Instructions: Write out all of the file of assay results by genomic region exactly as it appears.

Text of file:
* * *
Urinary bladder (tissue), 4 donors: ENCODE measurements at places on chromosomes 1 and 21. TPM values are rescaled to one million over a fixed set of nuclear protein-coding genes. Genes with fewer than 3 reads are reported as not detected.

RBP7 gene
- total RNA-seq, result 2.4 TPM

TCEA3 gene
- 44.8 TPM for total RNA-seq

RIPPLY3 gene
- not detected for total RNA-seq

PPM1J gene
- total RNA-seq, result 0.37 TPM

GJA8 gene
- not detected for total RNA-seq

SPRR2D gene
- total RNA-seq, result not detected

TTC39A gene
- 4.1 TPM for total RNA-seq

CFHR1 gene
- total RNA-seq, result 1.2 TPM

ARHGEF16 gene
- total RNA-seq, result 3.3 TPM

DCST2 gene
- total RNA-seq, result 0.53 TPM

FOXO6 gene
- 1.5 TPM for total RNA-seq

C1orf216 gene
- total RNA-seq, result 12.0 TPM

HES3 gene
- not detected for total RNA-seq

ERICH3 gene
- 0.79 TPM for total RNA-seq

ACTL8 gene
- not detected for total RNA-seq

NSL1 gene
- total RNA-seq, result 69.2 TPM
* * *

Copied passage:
Urinary bladder (tissue), 4 donors: ENCODE measurements at places on chromosomes 1 and 21. TPM values are rescaled to one million over a fixed set of nuclear protein-coding genes. Genes with fewer than 3 reads are reported as not detected.

RBP7 gene
- total RNA-seq, result 2.4 TPM

TCEA3 gene
- 44.8 TPM for total RNA-seq

RIPPLY3 gene
- not detected for total RNA-seq

PPM1J gene
- total RNA-seq, result 0.37 TPM

GJA8 gene
- not detected for total RNA-seq

SPRR2D gene
- total RNA-seq, result not detected

TTC39A gene
- 4.1 TPM for total RNA-seq

CFHR1 gene
- total RNA-seq, result 1.2 TPM

ARHGEF16 gene
- total RNA-seq, result 3.3 TPM

DCST2 gene
- total RNA-seq, result 0.53 TPM

FOXO6 gene
- 1.5 TPM for total RNA-seq

C1orf216 gene
- total RNA-seq, result 12.0 TPM

HES3 gene
- not detected for total RNA-seq

ERICH3 gene
- 0.79 TPM for total RNA-seq

ACTL8 gene
- not detected for total RNA-seq

NSL1 gene
- total RNA-seq, result 69.2 TPM